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Europe's first national experiment to give citizens free cash will be scrapped next year, after Finland decided to discontinue its pioneering basic income trial.
The Finnish Social Insurance Institute, often referred to as Kela, introduced a two-year trial of Universal Basic Income (UBI) in January 2017. The scheme saw its government pay a random sample of 2,000 unemployed citizens aged 25 to 58 a monthly payment of 560 euros ($684).
Kela's trial did not require the recipients of basic income to seek or accept employment, while those who took a job during this period would still continue to receive the same amount of cash.
However, Kela's request for extra funding to expand the two-year pilot to a group of employees this year was rejected by the government on Monday. Instead, the Finnish administration said it would prioritize other schemes in an effort to reform the Scandinavian country's social security system.
"The government is making changes taking the system away from basic income," Kela's Miska Simanainen told Swedish newspaper Svenska Dagbladet.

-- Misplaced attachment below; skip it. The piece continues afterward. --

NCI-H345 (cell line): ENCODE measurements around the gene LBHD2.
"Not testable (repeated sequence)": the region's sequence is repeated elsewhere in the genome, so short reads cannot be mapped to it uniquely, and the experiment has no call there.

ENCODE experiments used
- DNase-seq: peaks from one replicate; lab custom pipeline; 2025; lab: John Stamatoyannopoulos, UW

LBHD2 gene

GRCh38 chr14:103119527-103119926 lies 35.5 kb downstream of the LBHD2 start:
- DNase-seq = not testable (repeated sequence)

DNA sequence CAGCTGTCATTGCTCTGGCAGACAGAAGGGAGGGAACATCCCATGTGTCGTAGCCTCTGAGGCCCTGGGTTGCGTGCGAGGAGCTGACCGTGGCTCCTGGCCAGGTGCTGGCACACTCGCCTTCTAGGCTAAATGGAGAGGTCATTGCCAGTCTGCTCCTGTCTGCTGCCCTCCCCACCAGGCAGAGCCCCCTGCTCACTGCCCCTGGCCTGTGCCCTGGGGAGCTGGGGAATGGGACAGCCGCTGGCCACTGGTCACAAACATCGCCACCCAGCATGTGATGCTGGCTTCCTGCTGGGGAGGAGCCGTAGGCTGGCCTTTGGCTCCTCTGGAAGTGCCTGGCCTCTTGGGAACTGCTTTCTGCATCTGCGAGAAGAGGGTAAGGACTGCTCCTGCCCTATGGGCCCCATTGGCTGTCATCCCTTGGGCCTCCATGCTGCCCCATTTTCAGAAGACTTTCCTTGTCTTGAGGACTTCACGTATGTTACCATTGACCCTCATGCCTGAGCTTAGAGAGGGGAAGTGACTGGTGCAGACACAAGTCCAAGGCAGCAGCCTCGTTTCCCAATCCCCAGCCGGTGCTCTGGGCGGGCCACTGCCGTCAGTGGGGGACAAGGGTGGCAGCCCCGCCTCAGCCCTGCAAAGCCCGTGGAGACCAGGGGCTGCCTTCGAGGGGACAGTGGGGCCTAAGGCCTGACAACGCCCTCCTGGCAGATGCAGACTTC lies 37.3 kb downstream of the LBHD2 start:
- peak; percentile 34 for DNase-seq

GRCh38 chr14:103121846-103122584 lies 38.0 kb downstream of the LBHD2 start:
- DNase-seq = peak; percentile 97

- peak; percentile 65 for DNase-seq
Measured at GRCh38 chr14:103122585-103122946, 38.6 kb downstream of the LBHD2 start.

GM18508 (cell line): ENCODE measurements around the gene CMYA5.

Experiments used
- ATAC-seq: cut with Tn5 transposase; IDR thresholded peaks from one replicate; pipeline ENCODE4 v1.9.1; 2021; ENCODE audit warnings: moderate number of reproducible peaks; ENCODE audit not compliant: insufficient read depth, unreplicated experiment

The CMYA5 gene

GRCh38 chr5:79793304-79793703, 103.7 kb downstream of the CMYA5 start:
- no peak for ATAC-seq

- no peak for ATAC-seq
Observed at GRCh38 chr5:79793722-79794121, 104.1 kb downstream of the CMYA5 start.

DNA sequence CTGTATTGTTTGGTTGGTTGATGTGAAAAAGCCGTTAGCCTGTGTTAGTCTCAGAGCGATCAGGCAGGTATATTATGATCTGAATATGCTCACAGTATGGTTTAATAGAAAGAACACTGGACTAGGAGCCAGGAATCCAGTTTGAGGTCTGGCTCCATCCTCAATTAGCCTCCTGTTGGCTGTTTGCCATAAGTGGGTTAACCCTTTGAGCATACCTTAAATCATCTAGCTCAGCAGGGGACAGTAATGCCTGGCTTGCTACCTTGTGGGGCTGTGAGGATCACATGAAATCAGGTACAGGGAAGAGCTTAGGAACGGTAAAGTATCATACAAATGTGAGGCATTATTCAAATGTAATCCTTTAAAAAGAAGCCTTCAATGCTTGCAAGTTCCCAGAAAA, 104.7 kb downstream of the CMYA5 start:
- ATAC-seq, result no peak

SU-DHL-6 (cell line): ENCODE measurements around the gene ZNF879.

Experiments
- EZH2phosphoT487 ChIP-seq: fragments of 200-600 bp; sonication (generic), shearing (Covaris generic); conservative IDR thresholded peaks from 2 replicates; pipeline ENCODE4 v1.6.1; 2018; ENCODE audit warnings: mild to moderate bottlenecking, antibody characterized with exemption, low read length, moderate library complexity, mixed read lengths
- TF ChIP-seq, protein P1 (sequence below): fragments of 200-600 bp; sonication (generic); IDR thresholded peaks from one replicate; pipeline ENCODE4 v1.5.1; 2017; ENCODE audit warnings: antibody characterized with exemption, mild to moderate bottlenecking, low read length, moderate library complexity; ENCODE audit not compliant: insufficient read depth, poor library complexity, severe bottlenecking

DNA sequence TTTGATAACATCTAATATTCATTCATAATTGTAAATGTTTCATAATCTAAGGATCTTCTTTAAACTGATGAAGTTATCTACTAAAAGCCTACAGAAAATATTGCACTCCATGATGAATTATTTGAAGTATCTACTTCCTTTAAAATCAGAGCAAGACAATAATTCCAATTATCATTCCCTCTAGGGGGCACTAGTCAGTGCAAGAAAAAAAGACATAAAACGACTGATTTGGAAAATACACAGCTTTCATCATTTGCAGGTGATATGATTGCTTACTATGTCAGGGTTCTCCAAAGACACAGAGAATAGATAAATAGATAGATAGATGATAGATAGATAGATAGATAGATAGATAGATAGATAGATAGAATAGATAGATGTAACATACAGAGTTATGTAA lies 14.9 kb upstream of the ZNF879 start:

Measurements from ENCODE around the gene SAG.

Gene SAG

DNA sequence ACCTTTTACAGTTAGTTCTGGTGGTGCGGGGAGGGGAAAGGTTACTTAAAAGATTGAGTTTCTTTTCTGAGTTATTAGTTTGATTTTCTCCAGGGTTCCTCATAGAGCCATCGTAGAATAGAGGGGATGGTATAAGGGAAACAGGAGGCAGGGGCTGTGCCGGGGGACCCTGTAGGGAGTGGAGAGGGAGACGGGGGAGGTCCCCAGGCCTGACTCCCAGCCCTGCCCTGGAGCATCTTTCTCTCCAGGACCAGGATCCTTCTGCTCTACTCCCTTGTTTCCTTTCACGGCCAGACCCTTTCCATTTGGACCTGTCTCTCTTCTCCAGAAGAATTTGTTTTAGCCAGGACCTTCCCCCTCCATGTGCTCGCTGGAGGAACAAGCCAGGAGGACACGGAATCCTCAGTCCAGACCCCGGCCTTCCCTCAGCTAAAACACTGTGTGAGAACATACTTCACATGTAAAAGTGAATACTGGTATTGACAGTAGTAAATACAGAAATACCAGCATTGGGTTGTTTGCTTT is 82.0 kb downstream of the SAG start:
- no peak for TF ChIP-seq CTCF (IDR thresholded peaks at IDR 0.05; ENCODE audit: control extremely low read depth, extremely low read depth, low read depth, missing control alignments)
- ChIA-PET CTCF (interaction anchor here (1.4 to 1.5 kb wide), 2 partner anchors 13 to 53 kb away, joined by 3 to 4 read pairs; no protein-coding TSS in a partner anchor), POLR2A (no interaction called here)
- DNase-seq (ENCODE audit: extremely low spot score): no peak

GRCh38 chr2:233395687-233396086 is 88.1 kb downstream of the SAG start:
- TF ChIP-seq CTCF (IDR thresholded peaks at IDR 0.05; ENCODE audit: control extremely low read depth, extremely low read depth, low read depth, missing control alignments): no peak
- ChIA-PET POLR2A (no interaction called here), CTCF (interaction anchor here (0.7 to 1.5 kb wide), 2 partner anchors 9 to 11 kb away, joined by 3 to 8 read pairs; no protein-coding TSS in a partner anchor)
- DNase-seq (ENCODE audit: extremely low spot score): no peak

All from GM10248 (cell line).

Supporters of UBI argue an unconditional salary from the state would provide a guaranteed safety net for citizens. This could help address widespread concerns linked to the so-called "gig" economy, at a time when reports forecast automation could threaten up to a third of current jobs.
When Finland launched the experiment last year, its unemployment rate stood at 9.2 percent, significantly higher than its Nordic neighbors. This helped prompt a drive for somewhat ambitious social security reforms — including the UBI scheme.
The full results of the pilot are not scheduled to be released until late 2019, while Kela has vowed to stay in touch with the recipients of basic income to assess the long-term impact of the trial.